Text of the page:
This past weekend, toward the end of a day trip with friends to a gloriously sunny rock quarry in the Catskills—probably our last big swim of the summer, sigh—all of the kids (ages eight to 12) decided to leap into the water from a ledge that was maybe 15 feet high. We knew it was a safe jump; we’d already watched other, older kids do it countless times. But 15 feet was high for my eight-year-old. I watched him peer down into the water as kids and adults yelled a chorus of loving, loud encouragement. Go for it! You can do it! Reader, it was all I could do not to screech back at them, Pipe down! I knew he was capable of making that leap but I wanted him to know there was no shame in doing what felt right for him. In the last week I’ve been confronted with stories that made me feel all kinds of ways about how, in that moment, what I cared most about was making sure my kid didn’t feel pressured to behave “like a guy.” In “In Praise of Heroic Masculinity,” Atlantic columnist and frequent feminism-antagonizer Caitlin Flanagan (who, like me, has two sons) argues that the term “toxic masculinity” has gotten out of hand. On this, we agree. Sitting in a darkened theater this summer, watching Ryan Gosling’s Ken gallop around on his imaginary horsey, I occasionally winced, thinking of what that same eight-year-old might take away from a movie in which his whole species is the obvious punchline. Flanagan instead proposes “heroic masculinity,” which basically champions the knight who slays the dragon to save us princesses (and our children) from doom. We need these knights because “men (as a group and to a significant extent) are larger, faster, and stronger than women.” Hoo boy. As proof, Flanagan serves up a 2017 soccer scrimmage between the US Women’s National Team and a team of boys, all younger than 15. The women got smoked 5-2. You get the sense she’s been working this anecdote into cocktail chatter for years—to her it is concrete proof of the “obdurate fact” that women are smaller, weaker, and slower. (As a mother of boys, maybe she missed the next-gen Disney paradigm in which the princess uses her prodigious brainpower and her surprise nunchuck-wielding skills to outsmart both the dragon and the preening knight?) To be fair, Flanagan is actually thinking of the real-life heroes—indisputable and almost entirely male—who raced into the smoking, crumbling Twin Towers to save lives on 9/11, knowing full well they were running into a death trap. Who doesn’t think we need more of these pure-of-heart, unflinching good guys, er, people! But Flanagan, who really cherishes a binary, seems to believe that “repeatedly tell[ing boys] that we want to know their feelings and that we want them to be unashamed to cry” somehow prevents them from growing up to save their fellow man/woman/child. At times, the writer leans so hard into her counterintuitive, scarily conservative takes that I wonder if, in her own mind, she’s practicing Heroic Journalism: Racing into the burning building of woke-ness! Able to leap liberal norms in a single bound!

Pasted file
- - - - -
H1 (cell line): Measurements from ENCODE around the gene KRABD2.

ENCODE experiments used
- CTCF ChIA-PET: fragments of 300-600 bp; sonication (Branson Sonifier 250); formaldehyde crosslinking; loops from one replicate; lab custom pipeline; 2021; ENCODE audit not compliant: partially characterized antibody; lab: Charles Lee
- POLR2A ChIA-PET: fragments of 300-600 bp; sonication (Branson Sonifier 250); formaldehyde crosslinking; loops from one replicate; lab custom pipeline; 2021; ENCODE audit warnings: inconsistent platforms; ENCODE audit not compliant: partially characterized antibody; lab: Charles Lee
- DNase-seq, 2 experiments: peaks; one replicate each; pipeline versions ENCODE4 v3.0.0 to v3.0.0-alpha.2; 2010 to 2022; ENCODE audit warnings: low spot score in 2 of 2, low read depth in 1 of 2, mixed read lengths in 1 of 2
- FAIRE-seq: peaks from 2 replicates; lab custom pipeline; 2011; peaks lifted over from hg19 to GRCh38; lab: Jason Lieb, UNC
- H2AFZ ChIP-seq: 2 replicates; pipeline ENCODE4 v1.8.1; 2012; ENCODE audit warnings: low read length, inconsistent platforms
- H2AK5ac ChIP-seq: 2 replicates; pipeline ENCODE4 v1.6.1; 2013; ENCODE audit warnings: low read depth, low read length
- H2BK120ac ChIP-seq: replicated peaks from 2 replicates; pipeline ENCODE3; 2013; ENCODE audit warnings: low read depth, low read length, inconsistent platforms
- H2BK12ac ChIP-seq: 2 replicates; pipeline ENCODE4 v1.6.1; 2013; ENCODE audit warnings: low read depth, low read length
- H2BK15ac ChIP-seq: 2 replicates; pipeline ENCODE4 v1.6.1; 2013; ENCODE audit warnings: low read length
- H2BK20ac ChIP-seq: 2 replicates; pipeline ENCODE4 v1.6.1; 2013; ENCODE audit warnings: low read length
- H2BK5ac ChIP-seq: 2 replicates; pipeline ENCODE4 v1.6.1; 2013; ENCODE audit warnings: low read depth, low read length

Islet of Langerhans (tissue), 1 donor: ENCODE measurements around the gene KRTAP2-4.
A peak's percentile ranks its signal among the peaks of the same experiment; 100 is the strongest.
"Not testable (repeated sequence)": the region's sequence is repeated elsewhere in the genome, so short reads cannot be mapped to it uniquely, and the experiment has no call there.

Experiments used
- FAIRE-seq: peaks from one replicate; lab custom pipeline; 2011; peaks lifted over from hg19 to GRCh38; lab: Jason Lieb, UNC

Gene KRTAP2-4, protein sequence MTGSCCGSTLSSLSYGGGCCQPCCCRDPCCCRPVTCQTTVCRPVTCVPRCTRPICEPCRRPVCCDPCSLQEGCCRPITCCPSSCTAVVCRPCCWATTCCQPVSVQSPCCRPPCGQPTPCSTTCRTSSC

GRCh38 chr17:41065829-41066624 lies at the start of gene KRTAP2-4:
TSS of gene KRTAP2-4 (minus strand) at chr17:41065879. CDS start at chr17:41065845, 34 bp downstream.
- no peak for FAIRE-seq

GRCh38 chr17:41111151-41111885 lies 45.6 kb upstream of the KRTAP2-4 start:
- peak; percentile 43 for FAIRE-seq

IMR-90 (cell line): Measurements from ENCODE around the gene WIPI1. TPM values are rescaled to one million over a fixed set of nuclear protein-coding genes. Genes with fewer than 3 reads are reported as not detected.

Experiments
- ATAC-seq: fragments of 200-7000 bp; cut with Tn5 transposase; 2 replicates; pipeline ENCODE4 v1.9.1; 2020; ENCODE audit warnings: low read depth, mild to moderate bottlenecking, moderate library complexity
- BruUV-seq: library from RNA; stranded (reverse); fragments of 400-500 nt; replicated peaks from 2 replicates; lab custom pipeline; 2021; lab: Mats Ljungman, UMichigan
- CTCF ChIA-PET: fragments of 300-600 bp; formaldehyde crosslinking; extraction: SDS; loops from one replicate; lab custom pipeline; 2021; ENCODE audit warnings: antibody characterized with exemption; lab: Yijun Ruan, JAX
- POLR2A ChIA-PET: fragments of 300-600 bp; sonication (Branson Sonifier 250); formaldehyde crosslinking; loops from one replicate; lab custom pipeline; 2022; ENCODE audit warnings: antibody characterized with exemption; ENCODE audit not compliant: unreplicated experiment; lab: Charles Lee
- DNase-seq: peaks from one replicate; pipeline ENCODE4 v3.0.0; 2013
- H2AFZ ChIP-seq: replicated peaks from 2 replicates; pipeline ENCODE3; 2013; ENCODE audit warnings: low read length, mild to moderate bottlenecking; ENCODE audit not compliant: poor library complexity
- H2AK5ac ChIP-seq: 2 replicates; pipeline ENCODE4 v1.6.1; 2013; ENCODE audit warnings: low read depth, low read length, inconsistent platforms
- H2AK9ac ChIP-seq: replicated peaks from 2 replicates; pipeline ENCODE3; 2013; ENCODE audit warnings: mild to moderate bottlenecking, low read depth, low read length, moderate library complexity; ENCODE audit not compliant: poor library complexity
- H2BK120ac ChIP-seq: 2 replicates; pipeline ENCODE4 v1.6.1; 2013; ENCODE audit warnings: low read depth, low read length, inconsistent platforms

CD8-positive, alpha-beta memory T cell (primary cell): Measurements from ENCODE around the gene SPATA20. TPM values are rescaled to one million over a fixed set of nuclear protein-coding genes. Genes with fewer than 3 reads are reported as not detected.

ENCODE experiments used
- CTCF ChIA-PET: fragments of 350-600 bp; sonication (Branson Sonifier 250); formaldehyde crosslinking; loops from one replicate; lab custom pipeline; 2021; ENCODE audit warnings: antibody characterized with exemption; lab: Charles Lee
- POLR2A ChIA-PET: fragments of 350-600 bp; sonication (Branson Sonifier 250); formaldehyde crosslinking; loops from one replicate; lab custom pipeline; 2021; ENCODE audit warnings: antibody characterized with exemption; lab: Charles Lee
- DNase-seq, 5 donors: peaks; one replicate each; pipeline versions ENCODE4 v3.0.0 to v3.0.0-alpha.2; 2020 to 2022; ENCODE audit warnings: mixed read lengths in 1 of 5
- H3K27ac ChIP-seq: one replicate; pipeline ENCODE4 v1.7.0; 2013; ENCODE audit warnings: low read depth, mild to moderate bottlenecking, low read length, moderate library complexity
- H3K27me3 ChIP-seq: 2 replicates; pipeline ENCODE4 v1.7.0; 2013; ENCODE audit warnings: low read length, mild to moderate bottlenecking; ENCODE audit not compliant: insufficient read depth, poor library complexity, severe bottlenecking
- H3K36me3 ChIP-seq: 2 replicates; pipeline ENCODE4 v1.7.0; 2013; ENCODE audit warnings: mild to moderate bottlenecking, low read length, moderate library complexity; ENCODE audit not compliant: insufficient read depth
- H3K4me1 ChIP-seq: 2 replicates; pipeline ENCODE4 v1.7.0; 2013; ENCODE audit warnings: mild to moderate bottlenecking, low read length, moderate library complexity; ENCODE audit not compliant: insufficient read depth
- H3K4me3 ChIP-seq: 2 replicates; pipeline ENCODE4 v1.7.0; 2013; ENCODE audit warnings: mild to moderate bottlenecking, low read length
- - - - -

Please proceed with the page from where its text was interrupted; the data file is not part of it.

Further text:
But back to my kid, and that other read about bravery. In a fresh New York Times op-ed about the alarming rates of anxiety in children, two experts propose risk and bravery as a cure, minus the reductive gender dynamics in Flanagan’s screed. “We think constant supervision and intervention could be hurting kids’ chances to become brave and resilient,” they declare. What if the real reason for kids’ soaring anxiety levels “was simply that kids are growing up so overprotected that they’re scared of the world?” I’ve heard this argument before but this time it hit differently. In a flash, I realized that in my son’s moment of indecision, I had encouraged him to get in touch with his anxiety—not his bravery. The good news is he ignored me, as he usually does these days. He leapt. He loved it.—Maggie